Russia may soon start talks on CERN membership

Talks on Russia’s associate membership in the European Center for Nuclear Research (CERN) could begin in the next few months, Deputy Education and Science Minister Sergei Ivanets said on Wednesday.

The 56-year-old CERN, which operates the $5.6 billion international Large Hadron Collider (LHC) project, has recently opened membership to non-EU countries through the associate member status.

Russia, which currently has an observer status along with India, Japan, Turkey and the United States, has made significant contributions to research at CERN and should have greater access to the equipment and the data produced. Israel was an observer until it was granted associate membership in April.

“Joining CERN is an important moment for Russia because its participation [in CERN activities] in terms of numbers, research results, and contributed equipment is really great,” Ivanets said. “It would be only fair if we also shared the rewards of this participation.”

Ivanets said that CERN had yet to determine the conditions for associate membership, but it should not take more than a few months.

“I think talks could start in a few months, when at least the preliminary conditions are clarified,” the official said. “As for the duration of the talks, they could take at least a year, but this is only an estimate.”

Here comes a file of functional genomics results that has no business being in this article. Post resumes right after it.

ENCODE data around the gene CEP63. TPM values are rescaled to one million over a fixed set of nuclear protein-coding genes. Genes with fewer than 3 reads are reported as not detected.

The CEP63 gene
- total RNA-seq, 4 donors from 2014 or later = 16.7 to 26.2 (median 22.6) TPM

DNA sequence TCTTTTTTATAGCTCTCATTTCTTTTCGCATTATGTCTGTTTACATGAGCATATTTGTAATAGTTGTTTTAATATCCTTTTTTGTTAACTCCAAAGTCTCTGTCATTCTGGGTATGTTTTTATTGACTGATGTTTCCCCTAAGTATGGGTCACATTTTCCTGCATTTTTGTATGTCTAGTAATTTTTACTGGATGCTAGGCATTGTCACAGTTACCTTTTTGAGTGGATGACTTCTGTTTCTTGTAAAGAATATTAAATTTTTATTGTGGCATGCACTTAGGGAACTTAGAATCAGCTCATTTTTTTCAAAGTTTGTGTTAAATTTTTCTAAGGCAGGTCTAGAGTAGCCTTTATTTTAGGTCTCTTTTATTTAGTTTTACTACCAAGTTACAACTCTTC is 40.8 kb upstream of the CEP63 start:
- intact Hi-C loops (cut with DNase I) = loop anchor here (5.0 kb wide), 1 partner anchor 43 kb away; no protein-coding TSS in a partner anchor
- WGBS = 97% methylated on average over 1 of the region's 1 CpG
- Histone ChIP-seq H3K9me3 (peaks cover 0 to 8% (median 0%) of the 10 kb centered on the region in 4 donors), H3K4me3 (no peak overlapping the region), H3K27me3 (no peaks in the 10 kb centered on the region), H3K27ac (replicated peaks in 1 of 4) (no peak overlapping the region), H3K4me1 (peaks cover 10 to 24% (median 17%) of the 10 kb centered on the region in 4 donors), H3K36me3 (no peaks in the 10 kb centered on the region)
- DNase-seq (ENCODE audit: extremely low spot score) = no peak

Ivanets said associate status would be the most suitable form of cooperation with CERN for Russia because it would give Russian scientists more rights on the use of the results of scientific research and more time for conducting experiments on CERN’s equipment, including the LHC.

Founded in 1954 by 12 European countries with the aim of restoring the continent’s role in physics research after the devastation of World War II, CERN currently has 20 members.

But it also has nearly 8,000 scientists from around 80 countries working in or with its projects.

Russia alone has provided 700 physicists and engineers to take part in the LHC project, which aims to recreate the conditions that existed immediately after Big Bang at the beginning of the universe 13.7 billion years ago.

Russia joined the project in 1996, when Moscow signed an agreement with CERN stipulating an annual investment of $6 million over 10 years.

Russian companies have manufactured a wide range of equipment for the LHC. In particular, a Russian firm produced 80,000 crystals of lead tungstate for one of two large general-purpose particle physics detectors built on the collider.

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